The Nationals were down, 6-4, when they scored three runs off relief pitcher Bob Howry. After consecutive singles by Alfonso Soriano and Marlon Anderson, Soriano stole third base and came home on Ryan Zimmerman's sacrifice fly. Soriano was able to score because second baseman Todd Walker caught the ball in short-right field.
"With Walker going away from the infield, I knew [Soriano] was going to try to score," Zimmerman said. "It looked like when Walker caught it, he didn't think [Soriano] would go. But that's the good thing about having Soriano."
After Nick Johnson singled to put runners on first and third, Escobar was able to get a base hit to left field to score Anderson and Johnson, lifting the Nats to a one-run lead. Escobar should have had a double, but he injured himself as he was rounding the bag. He considered going to second base, but as he got halfway between first and second, he went back to first.
"I felt it three or four steps toward first base. I felt the cramp. It just wouldn't let go," Escobar said. "At the moment, it was very frustrating. It was very painful."
Escobar was bending down and first-base coach Davey Lopes was checking to see if Escobar was OK. Lopes waved his hands to indicate that Escobar needed the trainer and the team needed a pinch-runner.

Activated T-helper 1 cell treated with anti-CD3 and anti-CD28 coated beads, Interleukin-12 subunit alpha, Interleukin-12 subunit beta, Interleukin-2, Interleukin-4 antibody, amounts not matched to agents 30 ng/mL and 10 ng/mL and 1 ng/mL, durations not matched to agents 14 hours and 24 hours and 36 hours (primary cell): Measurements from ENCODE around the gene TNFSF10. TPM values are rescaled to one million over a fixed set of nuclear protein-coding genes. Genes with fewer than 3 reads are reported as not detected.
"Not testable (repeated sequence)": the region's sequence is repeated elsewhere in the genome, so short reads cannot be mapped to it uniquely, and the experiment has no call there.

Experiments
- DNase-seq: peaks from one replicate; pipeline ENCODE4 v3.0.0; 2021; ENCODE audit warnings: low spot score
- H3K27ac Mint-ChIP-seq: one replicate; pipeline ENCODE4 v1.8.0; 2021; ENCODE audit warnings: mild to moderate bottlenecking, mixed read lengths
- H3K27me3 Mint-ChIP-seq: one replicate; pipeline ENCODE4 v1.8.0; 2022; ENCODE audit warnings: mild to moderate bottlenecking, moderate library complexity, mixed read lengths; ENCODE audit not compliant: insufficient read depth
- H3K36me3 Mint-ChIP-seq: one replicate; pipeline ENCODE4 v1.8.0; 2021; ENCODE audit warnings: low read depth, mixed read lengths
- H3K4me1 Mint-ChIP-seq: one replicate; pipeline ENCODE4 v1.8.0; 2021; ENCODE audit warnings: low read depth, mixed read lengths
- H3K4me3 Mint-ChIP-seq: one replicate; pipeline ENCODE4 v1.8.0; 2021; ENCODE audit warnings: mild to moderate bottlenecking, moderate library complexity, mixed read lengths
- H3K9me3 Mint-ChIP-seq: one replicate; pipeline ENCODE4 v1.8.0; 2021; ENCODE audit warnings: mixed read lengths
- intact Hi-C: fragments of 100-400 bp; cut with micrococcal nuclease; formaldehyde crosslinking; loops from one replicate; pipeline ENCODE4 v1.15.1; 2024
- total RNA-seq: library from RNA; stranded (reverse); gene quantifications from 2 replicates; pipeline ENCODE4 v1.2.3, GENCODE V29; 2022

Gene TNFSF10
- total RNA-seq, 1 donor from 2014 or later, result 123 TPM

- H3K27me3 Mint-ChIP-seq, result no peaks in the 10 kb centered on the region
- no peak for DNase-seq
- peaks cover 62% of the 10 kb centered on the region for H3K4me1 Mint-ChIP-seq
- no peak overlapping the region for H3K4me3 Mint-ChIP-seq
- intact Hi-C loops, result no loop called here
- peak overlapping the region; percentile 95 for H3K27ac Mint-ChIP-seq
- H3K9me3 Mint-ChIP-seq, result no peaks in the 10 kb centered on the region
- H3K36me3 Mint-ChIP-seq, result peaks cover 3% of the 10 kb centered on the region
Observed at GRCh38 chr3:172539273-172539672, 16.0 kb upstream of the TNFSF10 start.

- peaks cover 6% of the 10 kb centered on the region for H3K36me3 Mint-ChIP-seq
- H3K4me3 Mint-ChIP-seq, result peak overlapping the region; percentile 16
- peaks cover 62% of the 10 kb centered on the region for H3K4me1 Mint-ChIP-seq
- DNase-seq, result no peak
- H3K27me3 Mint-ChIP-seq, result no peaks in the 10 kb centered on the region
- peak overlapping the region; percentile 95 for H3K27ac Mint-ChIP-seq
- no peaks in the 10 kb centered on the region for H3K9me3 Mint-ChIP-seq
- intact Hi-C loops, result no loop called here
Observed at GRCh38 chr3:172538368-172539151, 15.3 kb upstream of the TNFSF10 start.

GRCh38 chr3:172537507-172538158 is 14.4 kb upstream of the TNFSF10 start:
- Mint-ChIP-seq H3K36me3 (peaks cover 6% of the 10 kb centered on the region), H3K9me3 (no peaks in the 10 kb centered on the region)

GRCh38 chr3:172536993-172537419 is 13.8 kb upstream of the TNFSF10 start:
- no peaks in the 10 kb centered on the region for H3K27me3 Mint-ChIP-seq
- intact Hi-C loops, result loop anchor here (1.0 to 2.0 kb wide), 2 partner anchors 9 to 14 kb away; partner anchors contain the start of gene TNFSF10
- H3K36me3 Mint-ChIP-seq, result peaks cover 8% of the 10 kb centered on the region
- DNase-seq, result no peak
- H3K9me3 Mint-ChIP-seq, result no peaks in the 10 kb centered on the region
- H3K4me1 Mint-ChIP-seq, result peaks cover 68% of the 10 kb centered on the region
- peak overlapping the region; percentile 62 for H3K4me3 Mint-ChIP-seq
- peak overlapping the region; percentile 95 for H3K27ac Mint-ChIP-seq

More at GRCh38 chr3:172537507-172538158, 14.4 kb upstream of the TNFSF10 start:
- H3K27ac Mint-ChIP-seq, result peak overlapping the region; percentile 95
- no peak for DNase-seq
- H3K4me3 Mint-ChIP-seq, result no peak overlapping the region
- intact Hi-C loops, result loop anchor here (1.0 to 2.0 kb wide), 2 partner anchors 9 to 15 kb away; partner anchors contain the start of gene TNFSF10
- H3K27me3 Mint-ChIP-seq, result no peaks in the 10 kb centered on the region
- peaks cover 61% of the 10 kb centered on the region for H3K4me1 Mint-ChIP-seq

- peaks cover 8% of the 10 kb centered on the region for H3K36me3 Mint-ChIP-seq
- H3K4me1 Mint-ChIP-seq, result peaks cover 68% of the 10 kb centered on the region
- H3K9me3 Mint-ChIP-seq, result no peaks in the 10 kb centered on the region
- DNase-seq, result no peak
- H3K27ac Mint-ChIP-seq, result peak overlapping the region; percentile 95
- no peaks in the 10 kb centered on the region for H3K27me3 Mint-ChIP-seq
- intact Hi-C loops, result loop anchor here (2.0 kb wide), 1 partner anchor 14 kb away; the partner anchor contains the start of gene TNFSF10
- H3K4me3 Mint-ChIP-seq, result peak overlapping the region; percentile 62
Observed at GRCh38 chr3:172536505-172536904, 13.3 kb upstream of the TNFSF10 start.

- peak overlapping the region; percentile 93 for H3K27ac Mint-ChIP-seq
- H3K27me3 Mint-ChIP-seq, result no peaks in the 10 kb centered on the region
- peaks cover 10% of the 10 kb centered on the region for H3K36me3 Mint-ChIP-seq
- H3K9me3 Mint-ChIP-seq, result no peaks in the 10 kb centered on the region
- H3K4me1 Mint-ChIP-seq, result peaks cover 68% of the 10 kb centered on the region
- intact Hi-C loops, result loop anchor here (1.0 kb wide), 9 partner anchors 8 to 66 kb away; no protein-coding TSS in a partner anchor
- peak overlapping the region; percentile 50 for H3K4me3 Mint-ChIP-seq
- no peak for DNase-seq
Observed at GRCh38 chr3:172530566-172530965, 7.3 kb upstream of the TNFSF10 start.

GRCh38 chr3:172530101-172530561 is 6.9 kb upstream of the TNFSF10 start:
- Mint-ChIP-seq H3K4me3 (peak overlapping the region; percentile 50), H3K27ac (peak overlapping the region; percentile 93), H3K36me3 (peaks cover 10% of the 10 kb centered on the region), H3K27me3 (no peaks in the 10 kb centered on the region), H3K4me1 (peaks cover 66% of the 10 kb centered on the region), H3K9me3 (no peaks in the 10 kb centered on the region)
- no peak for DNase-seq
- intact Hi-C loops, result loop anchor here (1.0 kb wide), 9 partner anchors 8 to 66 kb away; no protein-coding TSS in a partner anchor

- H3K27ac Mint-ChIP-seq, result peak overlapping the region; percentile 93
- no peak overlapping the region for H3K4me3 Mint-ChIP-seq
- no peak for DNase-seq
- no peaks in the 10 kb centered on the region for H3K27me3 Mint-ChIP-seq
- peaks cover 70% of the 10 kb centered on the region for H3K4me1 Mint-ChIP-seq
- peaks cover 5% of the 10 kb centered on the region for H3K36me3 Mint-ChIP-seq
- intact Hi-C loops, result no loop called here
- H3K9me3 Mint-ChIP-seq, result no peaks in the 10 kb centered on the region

The fans showed their appreciation for Escobar by giving him a standing ovation as he walked slowly back into the dugout.
Escobar is arguably the most unlucky player in the Major Leagues over the last five years. Thought of as a "can't miss prospect," Escobar has missed a lot of action in four of those years because of knee, foot and hamstring injuries. This year, he missed 42 games because of a left hamstring injury. It came a couple of days after being called up from Double-A Harrisburg. Escobar believes his current injury isn't as bad as the one he suffered in May.
"It's not really bad. I've done it before. I don't think it's a pull all the way. It's sore right now. It's not as bad as I thought it was going to be," Escobar said. "It's part of the game. I play hard. That's what I do every day. Stuff keeps happening to me. I do everything I can to keep myself in shape and to be out there. If I knew [how to get rid of the injury bug], I wouldn't go through this. Hopefully, I'll work on it and try to find a way to stay healthy."
Zimmerman is baffled by Escobar's injuries because the latter has a great work ethic and is one of the first players in the clubhouse.
"It's not like he doesn't work, because he is here early every day. Either he is lifting or stretching or getting stuff done," Zimmerman said. "He can hit. He's a great player. It's a shame, it's like he's unlucky. You feel real bad for him. He's a good guy and he works real hard."
Manager Frank Robinson suggested a specialist should check Escobar's legs to find out why he is having so many problems.
"He is showing now that he is capable of doing some very exciting things and you love to have him in the lineup on a daily basis," Robinson said. "If we feel like he is that important to us, we should get a specialist and just try to check him out thoroughly, as far as his muscles, tendons, and whatever else is in the leg, and just see if there is something you could do to help him prevent some of these things."
With Escobar out of action, Luis Matos most likely will get the start in center field.
Reliever Jon Rauch picked up his third win of the season, while Chad Cordero picked up his 15th save.